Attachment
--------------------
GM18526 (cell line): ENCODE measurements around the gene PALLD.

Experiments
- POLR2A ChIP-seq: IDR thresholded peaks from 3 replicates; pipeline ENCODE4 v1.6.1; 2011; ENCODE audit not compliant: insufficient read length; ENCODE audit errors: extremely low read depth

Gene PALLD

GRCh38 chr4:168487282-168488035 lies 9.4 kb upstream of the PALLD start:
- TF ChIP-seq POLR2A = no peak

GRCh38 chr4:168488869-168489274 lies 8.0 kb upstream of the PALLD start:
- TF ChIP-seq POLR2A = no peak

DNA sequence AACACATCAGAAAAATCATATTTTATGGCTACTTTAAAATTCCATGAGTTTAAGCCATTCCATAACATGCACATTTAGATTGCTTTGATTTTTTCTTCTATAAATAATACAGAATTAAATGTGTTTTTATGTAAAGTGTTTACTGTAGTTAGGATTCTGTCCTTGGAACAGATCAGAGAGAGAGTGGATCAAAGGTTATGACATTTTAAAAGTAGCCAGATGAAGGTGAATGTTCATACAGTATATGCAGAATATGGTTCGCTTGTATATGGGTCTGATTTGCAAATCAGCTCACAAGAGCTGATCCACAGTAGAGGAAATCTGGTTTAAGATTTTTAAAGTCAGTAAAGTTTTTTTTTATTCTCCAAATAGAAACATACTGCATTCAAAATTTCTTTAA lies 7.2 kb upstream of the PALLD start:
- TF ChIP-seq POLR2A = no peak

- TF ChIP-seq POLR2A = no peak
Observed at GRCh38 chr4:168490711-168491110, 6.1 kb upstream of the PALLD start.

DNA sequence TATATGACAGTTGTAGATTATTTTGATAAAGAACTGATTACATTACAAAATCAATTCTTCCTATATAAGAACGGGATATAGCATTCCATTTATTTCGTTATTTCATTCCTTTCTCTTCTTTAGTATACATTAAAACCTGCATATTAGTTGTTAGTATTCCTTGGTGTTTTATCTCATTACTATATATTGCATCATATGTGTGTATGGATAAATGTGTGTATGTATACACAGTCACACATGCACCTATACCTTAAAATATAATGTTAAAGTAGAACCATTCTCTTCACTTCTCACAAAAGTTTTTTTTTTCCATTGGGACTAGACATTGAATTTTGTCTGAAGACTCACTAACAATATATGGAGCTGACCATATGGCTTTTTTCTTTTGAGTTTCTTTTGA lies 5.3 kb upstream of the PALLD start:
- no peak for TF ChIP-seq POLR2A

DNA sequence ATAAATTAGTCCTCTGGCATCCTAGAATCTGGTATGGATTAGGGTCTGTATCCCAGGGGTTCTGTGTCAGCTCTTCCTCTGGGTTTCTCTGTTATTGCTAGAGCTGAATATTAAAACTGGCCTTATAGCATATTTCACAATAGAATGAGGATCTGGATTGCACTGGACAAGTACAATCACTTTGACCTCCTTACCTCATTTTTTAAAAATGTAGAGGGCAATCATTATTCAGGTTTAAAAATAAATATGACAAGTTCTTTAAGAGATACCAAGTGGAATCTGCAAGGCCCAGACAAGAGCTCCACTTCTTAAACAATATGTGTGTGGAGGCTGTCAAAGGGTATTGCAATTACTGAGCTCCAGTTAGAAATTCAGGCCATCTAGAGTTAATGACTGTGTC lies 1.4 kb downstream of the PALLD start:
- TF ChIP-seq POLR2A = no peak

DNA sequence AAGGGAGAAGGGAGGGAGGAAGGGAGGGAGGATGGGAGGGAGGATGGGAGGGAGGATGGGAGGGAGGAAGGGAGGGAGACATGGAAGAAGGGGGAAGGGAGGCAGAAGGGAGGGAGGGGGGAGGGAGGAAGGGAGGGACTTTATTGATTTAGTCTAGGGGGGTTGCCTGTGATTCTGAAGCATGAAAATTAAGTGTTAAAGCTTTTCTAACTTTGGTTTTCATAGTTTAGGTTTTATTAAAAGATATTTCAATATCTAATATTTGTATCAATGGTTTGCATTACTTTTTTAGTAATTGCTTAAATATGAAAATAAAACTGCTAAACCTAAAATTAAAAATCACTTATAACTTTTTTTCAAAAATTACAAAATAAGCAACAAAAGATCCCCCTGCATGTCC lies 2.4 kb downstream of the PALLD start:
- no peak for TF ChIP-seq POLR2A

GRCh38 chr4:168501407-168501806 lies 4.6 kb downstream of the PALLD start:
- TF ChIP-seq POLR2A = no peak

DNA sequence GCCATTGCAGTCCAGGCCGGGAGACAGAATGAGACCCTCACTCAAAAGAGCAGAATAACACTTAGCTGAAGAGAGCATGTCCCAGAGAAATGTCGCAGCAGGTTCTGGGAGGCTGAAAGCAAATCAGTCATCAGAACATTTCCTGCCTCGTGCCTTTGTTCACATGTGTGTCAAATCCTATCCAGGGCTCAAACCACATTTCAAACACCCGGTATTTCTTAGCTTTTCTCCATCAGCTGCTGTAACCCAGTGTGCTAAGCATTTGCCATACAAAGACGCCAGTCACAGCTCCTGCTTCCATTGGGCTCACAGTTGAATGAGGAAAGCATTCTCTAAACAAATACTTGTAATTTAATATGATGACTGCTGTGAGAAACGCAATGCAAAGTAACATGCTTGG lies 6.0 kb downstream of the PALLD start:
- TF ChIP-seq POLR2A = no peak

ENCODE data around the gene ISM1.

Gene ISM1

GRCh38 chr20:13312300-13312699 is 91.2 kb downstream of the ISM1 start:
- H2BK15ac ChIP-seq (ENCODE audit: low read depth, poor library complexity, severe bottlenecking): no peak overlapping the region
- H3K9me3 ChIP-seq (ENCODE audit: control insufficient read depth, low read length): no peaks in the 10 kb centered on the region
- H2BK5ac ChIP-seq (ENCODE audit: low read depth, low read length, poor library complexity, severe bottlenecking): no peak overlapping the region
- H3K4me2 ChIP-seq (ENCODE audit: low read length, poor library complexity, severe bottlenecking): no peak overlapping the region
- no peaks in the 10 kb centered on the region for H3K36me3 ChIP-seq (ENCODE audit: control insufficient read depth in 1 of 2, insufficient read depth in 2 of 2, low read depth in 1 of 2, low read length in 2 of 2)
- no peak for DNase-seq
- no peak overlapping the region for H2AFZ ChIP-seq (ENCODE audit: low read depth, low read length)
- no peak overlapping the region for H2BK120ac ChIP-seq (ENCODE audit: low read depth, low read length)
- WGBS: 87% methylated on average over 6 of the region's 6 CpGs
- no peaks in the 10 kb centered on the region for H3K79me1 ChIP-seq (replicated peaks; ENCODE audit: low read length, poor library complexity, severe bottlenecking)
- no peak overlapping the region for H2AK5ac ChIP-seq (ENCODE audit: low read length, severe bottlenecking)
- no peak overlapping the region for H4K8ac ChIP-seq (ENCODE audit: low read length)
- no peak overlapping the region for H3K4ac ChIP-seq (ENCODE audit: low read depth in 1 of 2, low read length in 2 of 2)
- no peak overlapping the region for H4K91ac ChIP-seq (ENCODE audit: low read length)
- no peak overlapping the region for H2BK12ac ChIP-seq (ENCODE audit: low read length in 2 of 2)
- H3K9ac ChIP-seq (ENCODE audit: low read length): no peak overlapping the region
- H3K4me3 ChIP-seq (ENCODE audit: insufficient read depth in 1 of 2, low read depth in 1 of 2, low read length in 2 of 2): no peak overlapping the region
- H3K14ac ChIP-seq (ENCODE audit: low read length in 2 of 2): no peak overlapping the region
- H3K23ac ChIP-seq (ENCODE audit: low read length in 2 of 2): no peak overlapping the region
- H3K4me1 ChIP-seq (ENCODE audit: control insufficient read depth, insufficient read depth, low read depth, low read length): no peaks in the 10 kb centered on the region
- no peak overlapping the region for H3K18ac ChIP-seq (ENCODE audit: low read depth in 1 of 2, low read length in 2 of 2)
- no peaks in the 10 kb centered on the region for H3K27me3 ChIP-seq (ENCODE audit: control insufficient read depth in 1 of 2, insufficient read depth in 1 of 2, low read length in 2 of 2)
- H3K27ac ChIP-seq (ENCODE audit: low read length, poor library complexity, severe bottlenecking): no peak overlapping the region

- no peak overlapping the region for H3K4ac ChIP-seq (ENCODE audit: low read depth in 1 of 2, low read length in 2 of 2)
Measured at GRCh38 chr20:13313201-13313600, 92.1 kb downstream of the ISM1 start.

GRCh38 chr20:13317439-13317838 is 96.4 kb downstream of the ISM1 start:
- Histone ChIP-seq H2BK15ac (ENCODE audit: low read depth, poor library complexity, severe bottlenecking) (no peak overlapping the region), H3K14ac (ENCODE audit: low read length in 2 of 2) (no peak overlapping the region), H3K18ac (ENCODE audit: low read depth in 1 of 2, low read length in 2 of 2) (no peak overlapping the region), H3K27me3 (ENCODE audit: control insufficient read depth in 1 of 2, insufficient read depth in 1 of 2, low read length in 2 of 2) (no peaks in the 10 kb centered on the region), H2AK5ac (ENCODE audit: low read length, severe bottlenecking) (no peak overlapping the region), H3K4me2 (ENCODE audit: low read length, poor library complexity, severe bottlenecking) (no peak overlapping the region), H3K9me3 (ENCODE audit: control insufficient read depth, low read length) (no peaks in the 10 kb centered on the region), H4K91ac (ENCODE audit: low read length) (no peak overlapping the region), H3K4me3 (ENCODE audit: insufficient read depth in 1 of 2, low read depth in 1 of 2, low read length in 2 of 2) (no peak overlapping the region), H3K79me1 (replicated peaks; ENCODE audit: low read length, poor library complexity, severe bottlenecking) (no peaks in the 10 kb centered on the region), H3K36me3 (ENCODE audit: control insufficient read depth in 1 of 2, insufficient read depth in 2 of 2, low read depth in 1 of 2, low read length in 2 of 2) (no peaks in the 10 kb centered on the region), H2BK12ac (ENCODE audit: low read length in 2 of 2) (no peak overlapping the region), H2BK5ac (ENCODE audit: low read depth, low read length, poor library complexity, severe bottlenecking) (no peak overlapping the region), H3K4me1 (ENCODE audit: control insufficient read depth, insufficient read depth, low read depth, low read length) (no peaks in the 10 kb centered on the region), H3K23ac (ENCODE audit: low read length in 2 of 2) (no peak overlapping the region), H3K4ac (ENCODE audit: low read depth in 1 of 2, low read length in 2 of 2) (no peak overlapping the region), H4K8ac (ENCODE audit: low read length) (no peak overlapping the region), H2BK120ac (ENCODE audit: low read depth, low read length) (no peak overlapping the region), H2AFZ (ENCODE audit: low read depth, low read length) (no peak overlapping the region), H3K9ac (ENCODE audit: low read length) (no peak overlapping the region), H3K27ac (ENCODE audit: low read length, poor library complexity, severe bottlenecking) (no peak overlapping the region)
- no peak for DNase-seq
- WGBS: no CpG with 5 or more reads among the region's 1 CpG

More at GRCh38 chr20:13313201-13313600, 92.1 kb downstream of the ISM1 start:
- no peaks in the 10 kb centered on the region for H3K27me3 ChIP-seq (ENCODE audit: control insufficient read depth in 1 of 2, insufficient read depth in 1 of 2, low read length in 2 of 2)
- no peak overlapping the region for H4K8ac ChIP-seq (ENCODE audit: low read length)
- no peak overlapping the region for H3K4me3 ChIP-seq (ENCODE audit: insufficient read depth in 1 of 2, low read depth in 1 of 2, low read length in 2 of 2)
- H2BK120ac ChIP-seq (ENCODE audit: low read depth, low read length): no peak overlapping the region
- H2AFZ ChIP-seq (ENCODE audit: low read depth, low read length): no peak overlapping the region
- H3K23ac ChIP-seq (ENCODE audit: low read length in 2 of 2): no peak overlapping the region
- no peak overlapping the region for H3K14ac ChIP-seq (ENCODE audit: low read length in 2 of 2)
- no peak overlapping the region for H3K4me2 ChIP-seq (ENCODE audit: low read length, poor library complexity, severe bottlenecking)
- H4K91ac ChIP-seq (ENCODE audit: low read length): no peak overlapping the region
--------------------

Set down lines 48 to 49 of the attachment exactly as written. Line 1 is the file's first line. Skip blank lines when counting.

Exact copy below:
- H3K27ac ChIP-seq (ENCODE audit: low read length, poor library complexity, severe bottlenecking): no peak overlapping the region

- no peak overlapping the region for H3K4ac ChIP-seq (ENCODE audit: low read depth in 1 of 2, low read length in 2 of 2)